Wednesday, August 19, 2015

Never A Dull Moment

Look closely.

Yes, that's me. And that's a hospital bed and an IV in my arm, the little pulse / ox thing on my finger.

I am waving my arms in an odd way. More about that later...

Monday afternoon, I began to feel nauseous. I'd come home to finish some work on my laptop from here, and all was going well - except I felt a little 'off'.

No worries. I pushed through.

Late in the afternoon, I started having some stomach pain. Again, I pushed through; I'm not prone to sickness and I don't worry much when it comes, because - in my experience - it's generally something manageable.

Plus, I've never quite gotten my mom's voice out of my head.

You're fine! There's nothing wrong with you! You're not sick. Get up and go to school!

That wasn't mean or abusive, for the record. That was my very pragmatic mom, who was ALWAYS right in those instances, and she taught me a heck of a good thing. I've never been overdramatic with illness and I was able to be a very level-headed mom throughout the raising of all five kids.

Anyway, my stomach hurt. But I figured it would pass.

By the time Tony got home, I was complaining. I took a hot shower to see if I could relax a bit. I finally crawled into bed, fighting for a position to relieve the sensation of a maniacal claw squeezing the crap out of all the organs on the lower left side of my torso.

Tony said, "Should we go see about this?" and I said, "No, no, I think I'll be okay (gasp)."

By the time I was on my hands and knees on the floor, trying to find comfort (and noticing that apparently the dog got into our room and peed, but that's another, altogether unpleasant story), Tony said, We're going, and so we went.

It hurt.

In the midst of trying to ignore and evade the pain, I had googled my symptoms (of course I did - don't you?) and had determined that one of about 14 terminal illnesses would be my diagnosis. It looked dire. And painful. All the way to the hospital, I felt my brain sorting through which disease I'd most like to have. Maybe diverticulitis? No - isn't that for old people? (Note to self: I am now one of those 'old people'). How about an ovarian cyst? Maybe a tumor? A kidney stone???

Tony said, Are you preggers? and I think it was a sort of hopeful question, but I rolled my eyes.

We went to the ER and they were quick and in short order I had my clothes off and was being poked in the gut by the doctor. It hurt.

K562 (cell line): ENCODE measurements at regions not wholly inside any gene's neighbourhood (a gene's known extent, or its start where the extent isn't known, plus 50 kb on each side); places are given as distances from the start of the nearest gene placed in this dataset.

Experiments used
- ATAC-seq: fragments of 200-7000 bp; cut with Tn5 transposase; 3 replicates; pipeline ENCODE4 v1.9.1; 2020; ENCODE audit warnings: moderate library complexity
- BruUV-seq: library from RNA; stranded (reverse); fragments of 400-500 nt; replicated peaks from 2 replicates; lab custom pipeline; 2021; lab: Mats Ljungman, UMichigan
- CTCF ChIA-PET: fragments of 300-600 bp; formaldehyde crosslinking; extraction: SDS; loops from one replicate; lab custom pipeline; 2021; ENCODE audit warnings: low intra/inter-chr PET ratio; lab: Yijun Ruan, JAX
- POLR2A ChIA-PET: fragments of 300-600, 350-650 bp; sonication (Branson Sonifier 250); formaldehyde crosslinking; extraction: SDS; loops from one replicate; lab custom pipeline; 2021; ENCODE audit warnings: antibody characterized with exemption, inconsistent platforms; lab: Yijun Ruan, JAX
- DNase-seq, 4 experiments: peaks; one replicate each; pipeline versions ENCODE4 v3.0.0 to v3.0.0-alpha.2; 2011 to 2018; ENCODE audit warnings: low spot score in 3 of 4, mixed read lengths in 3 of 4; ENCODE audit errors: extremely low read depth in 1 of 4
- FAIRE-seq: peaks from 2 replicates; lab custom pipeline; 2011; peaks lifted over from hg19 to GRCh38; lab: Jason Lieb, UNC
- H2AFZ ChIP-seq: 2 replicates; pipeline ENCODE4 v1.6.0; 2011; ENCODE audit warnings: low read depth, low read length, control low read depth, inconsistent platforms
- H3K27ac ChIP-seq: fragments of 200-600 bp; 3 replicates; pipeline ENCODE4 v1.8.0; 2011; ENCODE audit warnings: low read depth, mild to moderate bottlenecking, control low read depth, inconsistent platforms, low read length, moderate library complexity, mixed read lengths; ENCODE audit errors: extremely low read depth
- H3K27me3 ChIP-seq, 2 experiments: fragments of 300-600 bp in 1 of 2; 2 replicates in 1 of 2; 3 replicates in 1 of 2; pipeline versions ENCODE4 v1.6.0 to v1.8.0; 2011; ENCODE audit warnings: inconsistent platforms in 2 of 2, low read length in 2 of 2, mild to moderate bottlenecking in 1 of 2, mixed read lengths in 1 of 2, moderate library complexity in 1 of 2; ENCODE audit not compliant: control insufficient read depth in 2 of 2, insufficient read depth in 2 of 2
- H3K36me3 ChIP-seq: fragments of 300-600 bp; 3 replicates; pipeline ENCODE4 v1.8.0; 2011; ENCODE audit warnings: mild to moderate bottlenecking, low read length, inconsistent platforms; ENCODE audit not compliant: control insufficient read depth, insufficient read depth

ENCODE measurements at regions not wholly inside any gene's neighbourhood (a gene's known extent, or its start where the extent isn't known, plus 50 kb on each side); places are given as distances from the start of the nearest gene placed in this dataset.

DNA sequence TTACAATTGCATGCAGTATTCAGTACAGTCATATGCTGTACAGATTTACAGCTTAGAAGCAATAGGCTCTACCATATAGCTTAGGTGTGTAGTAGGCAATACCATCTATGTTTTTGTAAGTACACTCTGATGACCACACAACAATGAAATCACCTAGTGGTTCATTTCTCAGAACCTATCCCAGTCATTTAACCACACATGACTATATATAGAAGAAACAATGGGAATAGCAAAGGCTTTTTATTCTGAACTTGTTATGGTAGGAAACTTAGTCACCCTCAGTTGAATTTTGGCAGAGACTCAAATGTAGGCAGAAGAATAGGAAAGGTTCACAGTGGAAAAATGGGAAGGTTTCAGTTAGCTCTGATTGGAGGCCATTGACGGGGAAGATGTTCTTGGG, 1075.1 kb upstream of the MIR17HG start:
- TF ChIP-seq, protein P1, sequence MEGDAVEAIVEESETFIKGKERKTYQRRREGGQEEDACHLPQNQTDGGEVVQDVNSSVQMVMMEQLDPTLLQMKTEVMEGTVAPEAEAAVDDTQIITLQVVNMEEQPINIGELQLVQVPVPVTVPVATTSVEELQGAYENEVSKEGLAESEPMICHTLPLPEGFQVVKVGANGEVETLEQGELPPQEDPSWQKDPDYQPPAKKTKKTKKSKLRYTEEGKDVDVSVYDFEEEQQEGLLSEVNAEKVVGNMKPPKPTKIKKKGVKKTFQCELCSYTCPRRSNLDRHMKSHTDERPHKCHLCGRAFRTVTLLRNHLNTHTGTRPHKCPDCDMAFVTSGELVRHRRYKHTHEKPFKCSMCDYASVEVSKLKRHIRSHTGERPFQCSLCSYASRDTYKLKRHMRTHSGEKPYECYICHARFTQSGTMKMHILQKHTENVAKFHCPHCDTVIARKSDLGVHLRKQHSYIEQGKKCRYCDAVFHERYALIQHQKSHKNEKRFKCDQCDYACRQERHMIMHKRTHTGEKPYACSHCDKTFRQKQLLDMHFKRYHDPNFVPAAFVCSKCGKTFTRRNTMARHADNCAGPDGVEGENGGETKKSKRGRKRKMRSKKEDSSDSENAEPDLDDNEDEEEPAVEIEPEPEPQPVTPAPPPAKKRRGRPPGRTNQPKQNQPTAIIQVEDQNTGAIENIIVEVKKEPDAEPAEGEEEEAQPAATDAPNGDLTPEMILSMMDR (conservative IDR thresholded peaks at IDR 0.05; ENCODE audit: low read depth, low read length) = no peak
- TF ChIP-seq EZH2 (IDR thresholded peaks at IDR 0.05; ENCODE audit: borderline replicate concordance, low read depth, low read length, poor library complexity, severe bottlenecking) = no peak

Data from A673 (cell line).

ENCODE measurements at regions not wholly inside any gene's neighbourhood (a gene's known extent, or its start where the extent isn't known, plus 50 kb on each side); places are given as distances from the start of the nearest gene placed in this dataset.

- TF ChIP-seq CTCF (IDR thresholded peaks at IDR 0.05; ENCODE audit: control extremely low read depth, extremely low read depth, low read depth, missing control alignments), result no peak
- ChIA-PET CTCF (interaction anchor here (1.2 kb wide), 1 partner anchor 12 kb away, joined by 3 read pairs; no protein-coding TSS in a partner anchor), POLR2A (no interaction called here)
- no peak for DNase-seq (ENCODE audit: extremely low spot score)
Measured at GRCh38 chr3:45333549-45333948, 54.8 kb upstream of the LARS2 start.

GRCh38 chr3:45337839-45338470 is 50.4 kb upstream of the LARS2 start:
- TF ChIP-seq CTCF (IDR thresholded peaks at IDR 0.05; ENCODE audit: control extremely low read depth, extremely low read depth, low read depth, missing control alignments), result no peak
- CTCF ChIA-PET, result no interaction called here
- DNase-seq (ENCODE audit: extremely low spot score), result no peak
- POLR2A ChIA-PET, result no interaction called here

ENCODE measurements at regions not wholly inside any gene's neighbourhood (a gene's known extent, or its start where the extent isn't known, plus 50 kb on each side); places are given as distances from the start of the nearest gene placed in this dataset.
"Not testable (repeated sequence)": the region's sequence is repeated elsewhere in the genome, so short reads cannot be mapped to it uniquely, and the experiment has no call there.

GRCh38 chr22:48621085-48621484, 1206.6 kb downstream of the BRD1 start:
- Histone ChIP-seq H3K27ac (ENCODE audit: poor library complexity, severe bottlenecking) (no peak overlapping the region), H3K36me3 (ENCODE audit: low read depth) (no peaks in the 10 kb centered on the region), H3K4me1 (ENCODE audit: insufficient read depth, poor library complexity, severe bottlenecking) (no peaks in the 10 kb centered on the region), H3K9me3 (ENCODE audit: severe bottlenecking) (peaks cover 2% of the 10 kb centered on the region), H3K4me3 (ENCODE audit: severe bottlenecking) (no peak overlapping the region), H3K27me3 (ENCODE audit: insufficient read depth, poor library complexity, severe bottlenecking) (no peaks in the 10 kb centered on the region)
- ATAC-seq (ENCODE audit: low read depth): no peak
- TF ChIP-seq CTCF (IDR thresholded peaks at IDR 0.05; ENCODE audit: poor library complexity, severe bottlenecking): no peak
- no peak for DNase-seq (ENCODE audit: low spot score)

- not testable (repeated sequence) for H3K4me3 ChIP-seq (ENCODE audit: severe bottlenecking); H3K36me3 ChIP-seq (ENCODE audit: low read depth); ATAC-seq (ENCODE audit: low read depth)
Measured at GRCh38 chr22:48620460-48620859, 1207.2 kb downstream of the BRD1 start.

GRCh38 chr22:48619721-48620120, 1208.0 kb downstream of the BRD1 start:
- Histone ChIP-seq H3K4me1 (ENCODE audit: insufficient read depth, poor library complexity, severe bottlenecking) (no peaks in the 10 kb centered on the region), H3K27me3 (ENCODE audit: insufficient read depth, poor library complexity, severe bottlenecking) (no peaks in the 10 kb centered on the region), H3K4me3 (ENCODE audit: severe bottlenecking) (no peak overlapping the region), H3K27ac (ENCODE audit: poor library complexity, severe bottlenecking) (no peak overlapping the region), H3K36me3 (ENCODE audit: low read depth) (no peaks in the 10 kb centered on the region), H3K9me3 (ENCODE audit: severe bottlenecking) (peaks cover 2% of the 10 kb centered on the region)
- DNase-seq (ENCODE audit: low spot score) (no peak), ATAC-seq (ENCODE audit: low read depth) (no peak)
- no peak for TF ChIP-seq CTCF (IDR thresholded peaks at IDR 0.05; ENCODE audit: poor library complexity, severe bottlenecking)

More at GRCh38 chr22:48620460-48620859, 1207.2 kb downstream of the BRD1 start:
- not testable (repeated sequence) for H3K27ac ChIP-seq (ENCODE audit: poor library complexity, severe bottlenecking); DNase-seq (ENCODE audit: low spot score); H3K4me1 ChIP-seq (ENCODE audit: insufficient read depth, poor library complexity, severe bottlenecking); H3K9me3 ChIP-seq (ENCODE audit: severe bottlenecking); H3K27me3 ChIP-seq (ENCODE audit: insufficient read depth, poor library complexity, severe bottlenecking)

We talked, and it seemed like together we made the decision to have a non-contrast CT scan. I rather wished she'd just made up her mind herself, but I see now that medicine is a collaborative event, at least when the patient is coherent enough to contribute.

Before we moved rooms for the scan, she said, I'm gonna give you some pain meds. You've got a couple of allergies? We discussed what I could and couldn't have, and she said - in anticipation of finding a kidney stone - I'm going to order you some Dilaudid. It's a narcotic. It'll help.

The nurse got ready to push the drug into my IV and warned me: You'll feel all warm and fuzzy across your chest. You might feel lightheaded.

She pushed.

I felt my nose expand, and then my face, and then the room spun once and stopped.

After that, it was all rainbows and unicorns. I was so happy! The picture up top is me, gesturing emphatically while expressing my joy! I just wanted to be silly! Everything was silly! I think I suggested something mildly inappropriate to my husband. I thought it was hysterical!

The nurse said, So - you feel better? Yes, indeed I did! I was full of joy and happiness!

She said, I only gave you half. Do you want the other half?

I declined. 

She replied, You don't do drugs, do you?

Uh, no. A pinch was enough for me.

I was happy. My pain was gone. I disappeared off to CT scan land and joked with the tech about the fact that I couldn't possibly be pregnant because I was FIFTY TWO - can you believe that?? He chuckled. 

I could tell you all about the next few hours, but I'll spare you. It's boring. However, the short story is this: After the first CT scan showed no kidney stone but a slightly larger-than-normal appendix, they opted for a second, contrast CT scan. It took a few hours to prepare for that - which was also inconclusive. No inflammation, no appendix leakage. No diverticulitis. Nothing out of the ordinary but obvious pain.

At this point (which was about 5AM), I was mystified. So was the doc. And I was beginning to feel slightly ridiculous; had I made it all up? Was I over reacting? WAS MY MOM RIGHT ALL ALONG!?

The doctor felt the same way (except about my mom). She said there was obvious tenderness in my belly, but no obvious source of the pain. I pressed her, and she said the only slightly unusual thing was - ahem - an unusual amount of stool all along my intestinal tract.

Really? Untold amounts of dollars - probably thousands - on an ER visit with TWO CT scans and some Very Good Drugs and all she could tell me was that I was full of you-know-what???

"Maybe a stomach thing. We just can't say."

Sigh.

/ / /

That was Monday, and while the pain decreased substantially, other - ahem - "symptoms" have appeared that indicate that 'maybe a stomach virus' might have been a spot-on diagnosis. My mom says it's food poisoning. Could be.

Whatever it is or was, it's been a rough week. I haven't made much sense and I don't feel too great. However, because my mom taught me well, I'm pushing through and trying to keep up.

And washing my hands constantly.

And glad I've got a husband who will take me to the ER at 11PM and sit up with me half the night, even though he left to make sure David got to band camp and then came back to rescue me. And then patiently listen to my insecurities roll out about how I spent all that time and money for what amounted to nothing, and how I felt like an idiot....

I tell ya, never a dull moment around here.




Sunday, August 16, 2015

This Tribe: A Circle Of Grace

Can I share with you a story about a circle of grace?

My brother waved a book at me one hot summer day, as we soaked up the remnants of a family beach vacation. He said, You should read this. This guy is a blogger. He got published. You would like this.

He was right. I did like it; I was profoundly moved by stories like this one, tales written from the heart that seemed to carry all the ache and yearning of what it meant to struggle with faith and life and ministry, all the while clinging to the tiniest seed of hope. It felt a lot like pleading.